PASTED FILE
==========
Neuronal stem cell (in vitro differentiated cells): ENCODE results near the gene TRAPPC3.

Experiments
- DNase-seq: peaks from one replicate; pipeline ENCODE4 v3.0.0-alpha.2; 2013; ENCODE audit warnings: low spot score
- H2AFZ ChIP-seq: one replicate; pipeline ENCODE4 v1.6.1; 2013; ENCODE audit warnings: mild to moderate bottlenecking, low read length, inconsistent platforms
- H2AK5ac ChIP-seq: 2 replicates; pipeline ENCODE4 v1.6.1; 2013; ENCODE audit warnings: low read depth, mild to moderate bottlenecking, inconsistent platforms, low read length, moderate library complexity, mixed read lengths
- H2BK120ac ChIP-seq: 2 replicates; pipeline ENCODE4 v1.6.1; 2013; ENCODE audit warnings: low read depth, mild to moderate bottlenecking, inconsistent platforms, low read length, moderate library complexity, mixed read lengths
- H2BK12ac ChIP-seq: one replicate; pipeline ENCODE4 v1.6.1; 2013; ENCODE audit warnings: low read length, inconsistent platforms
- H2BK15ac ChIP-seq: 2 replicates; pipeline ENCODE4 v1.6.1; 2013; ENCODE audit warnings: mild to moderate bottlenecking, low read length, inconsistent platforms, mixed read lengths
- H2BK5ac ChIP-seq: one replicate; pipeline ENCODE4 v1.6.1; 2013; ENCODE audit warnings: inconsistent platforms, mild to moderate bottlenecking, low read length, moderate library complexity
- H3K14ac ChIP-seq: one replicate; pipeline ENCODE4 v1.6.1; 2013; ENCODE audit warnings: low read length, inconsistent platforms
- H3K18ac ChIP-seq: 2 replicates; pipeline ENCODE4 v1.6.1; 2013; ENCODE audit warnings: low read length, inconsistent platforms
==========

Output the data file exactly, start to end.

Neuronal stem cell (in vitro differentiated cells): ENCODE results near the gene TRAPPC3.

Experiments
- DNase-seq: peaks from one replicate; pipeline ENCODE4 v3.0.0-alpha.2; 2013; ENCODE audit warnings: low spot score
- H2AFZ ChIP-seq: one replicate; pipeline ENCODE4 v1.6.1; 2013; ENCODE audit warnings: mild to moderate bottlenecking, low read length, inconsistent platforms
- H2AK5ac ChIP-seq: 2 replicates; pipeline ENCODE4 v1.6.1; 2013; ENCODE audit warnings: low read depth, mild to moderate bottlenecking, inconsistent platforms, low read length, moderate library complexity, mixed read lengths
- H2BK120ac ChIP-seq: 2 replicates; pipeline ENCODE4 v1.6.1; 2013; ENCODE audit warnings: low read depth, mild to moderate bottlenecking, inconsistent platforms, low read length, moderate library complexity, mixed read lengths
- H2BK12ac ChIP-seq: one replicate; pipeline ENCODE4 v1.6.1; 2013; ENCODE audit warnings: low read length, inconsistent platforms
- H2BK15ac ChIP-seq: 2 replicates; pipeline ENCODE4 v1.6.1; 2013; ENCODE audit warnings: mild to moderate bottlenecking, low read length, inconsistent platforms, mixed read lengths
- H2BK5ac ChIP-seq: one replicate; pipeline ENCODE4 v1.6.1; 2013; ENCODE audit warnings: inconsistent platforms, mild to moderate bottlenecking, low read length, moderate library complexity
- H3K14ac ChIP-seq: one replicate; pipeline ENCODE4 v1.6.1; 2013; ENCODE audit warnings: low read length, inconsistent platforms
- H3K18ac ChIP-seq: 2 replicates; pipeline ENCODE4 v1.6.1; 2013; ENCODE audit warnings: low read length, inconsistent platforms